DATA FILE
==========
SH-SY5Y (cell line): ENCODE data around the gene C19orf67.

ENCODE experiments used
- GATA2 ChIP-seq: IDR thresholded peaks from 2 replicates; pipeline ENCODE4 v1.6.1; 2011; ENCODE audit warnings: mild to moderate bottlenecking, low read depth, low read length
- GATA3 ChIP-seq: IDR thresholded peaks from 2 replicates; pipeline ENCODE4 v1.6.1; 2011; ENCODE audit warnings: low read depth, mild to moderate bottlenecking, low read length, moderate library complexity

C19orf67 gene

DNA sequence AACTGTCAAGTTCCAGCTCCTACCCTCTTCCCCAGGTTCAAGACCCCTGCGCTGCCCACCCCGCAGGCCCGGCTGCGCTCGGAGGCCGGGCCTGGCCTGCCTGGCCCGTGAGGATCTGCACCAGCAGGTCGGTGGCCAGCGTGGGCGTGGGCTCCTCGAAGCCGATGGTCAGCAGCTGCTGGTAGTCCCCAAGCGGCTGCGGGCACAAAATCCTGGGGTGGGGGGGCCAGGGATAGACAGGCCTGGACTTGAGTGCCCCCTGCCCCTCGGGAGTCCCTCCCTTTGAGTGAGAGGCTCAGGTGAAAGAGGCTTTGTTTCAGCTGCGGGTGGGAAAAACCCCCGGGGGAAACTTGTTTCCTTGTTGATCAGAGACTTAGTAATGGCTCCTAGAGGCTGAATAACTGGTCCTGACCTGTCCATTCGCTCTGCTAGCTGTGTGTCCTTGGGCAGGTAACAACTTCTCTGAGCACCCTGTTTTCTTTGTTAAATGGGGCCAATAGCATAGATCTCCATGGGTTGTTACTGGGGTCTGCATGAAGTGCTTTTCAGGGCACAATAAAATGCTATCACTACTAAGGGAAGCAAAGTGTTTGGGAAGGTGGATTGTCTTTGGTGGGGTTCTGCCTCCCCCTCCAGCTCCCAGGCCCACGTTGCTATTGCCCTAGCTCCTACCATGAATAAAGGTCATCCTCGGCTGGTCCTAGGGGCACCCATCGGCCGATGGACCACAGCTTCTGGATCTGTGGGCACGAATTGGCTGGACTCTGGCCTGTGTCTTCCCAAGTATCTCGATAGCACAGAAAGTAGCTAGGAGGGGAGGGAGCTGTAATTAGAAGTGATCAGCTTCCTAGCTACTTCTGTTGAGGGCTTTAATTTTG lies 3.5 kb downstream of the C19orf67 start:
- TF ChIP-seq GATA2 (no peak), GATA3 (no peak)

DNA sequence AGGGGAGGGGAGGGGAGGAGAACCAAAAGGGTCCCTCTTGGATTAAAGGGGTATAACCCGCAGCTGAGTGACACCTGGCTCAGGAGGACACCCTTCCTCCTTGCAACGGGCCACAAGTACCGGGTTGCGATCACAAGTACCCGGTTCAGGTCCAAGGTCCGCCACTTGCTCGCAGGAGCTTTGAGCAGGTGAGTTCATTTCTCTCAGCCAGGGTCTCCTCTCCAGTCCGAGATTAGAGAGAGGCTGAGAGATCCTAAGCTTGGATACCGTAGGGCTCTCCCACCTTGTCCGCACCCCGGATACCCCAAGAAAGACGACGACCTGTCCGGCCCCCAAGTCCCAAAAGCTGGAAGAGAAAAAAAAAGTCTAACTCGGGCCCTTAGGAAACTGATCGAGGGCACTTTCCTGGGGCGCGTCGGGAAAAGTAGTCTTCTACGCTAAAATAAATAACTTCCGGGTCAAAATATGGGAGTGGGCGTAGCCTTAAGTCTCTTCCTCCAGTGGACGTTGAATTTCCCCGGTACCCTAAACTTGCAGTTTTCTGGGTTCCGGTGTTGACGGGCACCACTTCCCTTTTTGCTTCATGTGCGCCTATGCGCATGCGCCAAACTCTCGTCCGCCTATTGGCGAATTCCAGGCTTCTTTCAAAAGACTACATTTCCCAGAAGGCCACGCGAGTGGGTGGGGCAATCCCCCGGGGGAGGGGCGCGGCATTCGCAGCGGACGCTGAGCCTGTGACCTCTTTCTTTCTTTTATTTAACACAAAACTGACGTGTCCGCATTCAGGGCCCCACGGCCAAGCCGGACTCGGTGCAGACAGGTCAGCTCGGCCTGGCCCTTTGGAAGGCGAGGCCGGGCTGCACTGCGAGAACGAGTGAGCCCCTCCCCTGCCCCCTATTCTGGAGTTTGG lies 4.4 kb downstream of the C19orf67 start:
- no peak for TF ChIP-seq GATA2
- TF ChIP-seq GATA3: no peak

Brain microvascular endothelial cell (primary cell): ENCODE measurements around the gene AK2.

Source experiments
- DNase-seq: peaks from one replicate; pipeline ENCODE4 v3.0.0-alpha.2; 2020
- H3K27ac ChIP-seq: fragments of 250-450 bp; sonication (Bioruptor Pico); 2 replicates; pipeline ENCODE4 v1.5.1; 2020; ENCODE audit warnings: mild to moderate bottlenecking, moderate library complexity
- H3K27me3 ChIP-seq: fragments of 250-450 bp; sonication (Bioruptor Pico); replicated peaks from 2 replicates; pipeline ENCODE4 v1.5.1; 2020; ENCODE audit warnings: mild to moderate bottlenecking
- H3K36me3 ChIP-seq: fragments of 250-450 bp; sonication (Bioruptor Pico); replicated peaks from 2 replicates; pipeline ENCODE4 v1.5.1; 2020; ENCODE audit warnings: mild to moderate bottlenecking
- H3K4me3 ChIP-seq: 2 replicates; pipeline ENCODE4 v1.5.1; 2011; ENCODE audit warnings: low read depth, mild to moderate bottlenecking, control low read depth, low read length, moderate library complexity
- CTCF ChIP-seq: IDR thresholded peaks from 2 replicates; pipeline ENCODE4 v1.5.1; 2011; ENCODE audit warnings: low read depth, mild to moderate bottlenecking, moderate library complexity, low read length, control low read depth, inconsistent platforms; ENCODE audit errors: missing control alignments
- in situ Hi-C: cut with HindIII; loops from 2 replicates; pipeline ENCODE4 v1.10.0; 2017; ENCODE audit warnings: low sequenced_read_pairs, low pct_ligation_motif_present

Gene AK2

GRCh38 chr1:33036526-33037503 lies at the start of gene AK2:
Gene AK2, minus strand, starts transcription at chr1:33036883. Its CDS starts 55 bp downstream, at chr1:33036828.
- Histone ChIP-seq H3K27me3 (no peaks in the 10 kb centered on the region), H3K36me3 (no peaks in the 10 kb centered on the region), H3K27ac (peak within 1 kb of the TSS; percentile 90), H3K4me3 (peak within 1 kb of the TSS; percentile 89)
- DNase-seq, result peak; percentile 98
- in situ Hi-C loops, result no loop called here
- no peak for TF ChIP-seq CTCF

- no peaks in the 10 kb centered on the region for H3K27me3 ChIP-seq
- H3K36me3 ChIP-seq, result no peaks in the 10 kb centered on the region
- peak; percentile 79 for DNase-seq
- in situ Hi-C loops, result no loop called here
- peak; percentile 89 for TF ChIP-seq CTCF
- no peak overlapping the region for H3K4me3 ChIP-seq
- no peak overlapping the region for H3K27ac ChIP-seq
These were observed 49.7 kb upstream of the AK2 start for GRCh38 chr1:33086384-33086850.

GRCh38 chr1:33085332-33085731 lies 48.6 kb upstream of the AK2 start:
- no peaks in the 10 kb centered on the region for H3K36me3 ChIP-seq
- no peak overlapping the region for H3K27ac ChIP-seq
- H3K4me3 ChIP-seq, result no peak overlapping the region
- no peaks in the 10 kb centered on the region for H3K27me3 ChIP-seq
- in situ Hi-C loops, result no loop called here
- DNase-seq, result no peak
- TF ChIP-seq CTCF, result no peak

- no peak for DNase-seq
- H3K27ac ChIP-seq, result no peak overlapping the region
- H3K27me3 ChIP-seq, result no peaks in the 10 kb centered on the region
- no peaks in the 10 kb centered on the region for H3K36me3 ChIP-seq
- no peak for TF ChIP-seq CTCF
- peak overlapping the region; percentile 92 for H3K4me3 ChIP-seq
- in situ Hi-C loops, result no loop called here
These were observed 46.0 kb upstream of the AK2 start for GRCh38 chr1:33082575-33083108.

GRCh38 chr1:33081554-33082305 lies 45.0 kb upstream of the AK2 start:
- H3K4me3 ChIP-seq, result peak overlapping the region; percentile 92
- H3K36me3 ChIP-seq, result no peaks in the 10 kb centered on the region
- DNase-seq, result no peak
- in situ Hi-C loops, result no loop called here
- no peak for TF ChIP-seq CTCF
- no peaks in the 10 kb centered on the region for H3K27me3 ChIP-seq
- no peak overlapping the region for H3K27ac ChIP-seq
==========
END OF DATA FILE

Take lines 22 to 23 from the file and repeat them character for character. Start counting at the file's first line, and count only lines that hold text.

Gene AK2, minus strand, starts transcription at chr1:33036883. Its CDS starts 55 bp downstream, at chr1:33036828.
- Histone ChIP-seq H3K27me3 (no peaks in the 10 kb centered on the region), H3K36me3 (no peaks in the 10 kb centered on the region), H3K27ac (peak within 1 kb of the TSS; percentile 90), H3K4me3 (peak within 1 kb of the TSS; percentile 89)